What else can you say when your side is abject, naive, lacking guts and pretty well everything and even loses at home to the reserve side of Championship club Sheffield Wednesday?
Football writers who cover Newcastle have almost run out of ways to criticize a club and a team that one fan website described as “diabolical, deplorable, dreadful, shocking, pitiful, pathetic, embarrassing, unbelievable, dismal, feeble, useless, awful, appalling, abysmal, shameful, astonishing, staggering, atrocious, inexcusable” after the League Cup loss. Message received and understood.
Upon the final whistle McClaren sent his players back to applaud and thank the fans who responded with boos after the side had managed just one shot on target against the Owls.
The Magpies have two points from six games and only Sunderland is below them in the table. They have scored three goals in the league this season, the lowest by any side in English senior football. Papiss Cisse, nominally second striker in a team which has scored only 14 goals in their last 21 league games, barely seems interested. Moussa Sissoko is way off form, while new signing Aleksander Mitrovic has been noticeable only for his yellow and red cards.
Newcastle spent £50 million in the summer to bring in the likes of Florian Thauvin, Chancel Mbemba, Gini Wijnaldum and Mitrovic. Thauvin, who cost £13 million from Marseille, turns up for games wearing a tuxedo which was not even funny the first time.
Despite its serial failures, Newcastle still averages around 50,000 each home game which underlines the fanaticism for football in the area, even for such an underachieving club. A new season, but the same old story. New players, but no improvement. For Newcastle, a new manager but the same failings — it has won four games during 2015 and one of those was against Northampton.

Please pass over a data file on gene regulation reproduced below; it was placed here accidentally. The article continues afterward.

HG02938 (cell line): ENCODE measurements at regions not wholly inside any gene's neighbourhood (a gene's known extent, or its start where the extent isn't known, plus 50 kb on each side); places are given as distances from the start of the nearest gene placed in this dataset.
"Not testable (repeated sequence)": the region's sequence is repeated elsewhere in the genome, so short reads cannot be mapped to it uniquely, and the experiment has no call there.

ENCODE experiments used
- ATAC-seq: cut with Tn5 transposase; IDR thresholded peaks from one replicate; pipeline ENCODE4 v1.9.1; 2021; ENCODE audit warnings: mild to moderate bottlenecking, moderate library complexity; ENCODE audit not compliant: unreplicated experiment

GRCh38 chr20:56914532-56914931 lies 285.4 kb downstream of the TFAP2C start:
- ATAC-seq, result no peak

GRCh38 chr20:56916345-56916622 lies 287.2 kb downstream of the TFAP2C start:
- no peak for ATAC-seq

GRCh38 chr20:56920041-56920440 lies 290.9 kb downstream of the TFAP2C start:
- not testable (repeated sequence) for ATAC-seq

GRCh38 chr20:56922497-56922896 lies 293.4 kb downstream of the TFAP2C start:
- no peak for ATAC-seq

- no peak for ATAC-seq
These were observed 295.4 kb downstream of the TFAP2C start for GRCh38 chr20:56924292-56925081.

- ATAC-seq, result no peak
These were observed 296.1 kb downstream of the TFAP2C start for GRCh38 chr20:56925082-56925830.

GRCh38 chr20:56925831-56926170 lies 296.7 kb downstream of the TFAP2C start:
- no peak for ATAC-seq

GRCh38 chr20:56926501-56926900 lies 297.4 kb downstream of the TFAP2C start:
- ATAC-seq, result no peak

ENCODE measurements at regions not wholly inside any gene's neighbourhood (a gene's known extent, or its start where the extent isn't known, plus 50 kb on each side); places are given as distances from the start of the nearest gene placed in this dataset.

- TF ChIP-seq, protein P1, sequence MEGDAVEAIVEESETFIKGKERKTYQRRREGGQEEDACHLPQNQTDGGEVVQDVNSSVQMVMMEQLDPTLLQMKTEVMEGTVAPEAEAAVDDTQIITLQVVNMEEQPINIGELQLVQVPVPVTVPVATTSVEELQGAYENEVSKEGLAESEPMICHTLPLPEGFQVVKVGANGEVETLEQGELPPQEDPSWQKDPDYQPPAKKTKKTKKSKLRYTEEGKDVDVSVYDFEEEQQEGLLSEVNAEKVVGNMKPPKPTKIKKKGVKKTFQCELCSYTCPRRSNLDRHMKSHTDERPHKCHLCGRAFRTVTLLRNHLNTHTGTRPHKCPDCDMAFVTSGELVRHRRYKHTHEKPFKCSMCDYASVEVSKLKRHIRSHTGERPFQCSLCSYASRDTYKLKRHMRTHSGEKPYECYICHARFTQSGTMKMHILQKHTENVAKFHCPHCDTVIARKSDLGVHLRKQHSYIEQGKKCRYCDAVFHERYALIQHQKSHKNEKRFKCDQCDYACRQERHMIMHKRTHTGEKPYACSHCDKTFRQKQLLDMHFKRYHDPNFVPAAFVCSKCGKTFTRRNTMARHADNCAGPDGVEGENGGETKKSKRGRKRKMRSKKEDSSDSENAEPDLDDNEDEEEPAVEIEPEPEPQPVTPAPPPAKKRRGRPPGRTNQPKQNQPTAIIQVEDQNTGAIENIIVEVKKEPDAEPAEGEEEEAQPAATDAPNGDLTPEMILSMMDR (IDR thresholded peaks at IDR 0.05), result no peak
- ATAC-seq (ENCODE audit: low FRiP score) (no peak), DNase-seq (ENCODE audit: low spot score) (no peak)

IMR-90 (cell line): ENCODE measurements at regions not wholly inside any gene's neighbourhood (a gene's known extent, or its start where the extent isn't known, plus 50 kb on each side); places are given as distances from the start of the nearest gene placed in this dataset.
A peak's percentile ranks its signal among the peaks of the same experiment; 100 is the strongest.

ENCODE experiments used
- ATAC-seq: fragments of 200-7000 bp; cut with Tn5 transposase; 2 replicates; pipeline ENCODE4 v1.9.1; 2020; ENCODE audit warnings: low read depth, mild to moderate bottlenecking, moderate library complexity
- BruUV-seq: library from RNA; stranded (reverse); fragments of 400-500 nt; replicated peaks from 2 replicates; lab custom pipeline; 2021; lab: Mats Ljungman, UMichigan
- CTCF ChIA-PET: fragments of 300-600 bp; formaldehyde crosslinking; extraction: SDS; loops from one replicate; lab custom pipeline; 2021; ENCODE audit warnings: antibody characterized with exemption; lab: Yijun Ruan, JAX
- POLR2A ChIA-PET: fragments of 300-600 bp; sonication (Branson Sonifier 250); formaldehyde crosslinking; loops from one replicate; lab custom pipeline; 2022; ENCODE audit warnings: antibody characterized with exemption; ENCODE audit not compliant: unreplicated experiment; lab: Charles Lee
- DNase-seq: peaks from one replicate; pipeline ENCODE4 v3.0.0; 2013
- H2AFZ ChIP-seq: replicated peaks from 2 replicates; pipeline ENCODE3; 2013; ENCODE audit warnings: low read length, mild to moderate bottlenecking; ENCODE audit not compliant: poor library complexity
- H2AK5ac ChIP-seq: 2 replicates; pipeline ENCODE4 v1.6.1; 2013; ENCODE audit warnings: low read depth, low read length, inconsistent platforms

There is a losing mentality at Newcastle and McClaren’s recent form does not inspire confidence. He arrived at St. James’ Park on the crest of a slump from Derby, which seemed certain to win promotion last season yet somehow managed to blow it — McClaren has won just three of his last 21 games with both clubs.
Newcastle hosts a revitalized Chelsea on Saturday and he said: “I have told the players, ‘You can’t feel sorry for yourselves, you have to come out on Saturday and be a fighter or a victim’. It is one or the other and we can only have fighters out there now.
“We have the quality, but we are not producing it. It is hard to put your finger on why, but we have to find it. Whatever I say will never be enough to vindicate the performance and the result. The only thing we can do is to prepare for Chelsea.”
When he was appointed, McClaren said he wanted his side to be judged after 10 Premier League games. Six of those have gone without a hint that good or even average times are just round the corner.
After Chelsea, Newcastle plays Manchester City which would be eight down and two to go before judgement day.
Christopher Davies was a longtime Premier League correspondent for the London Daily Telegraph.
IN FIVE EASY PIECES WITH TAKE 5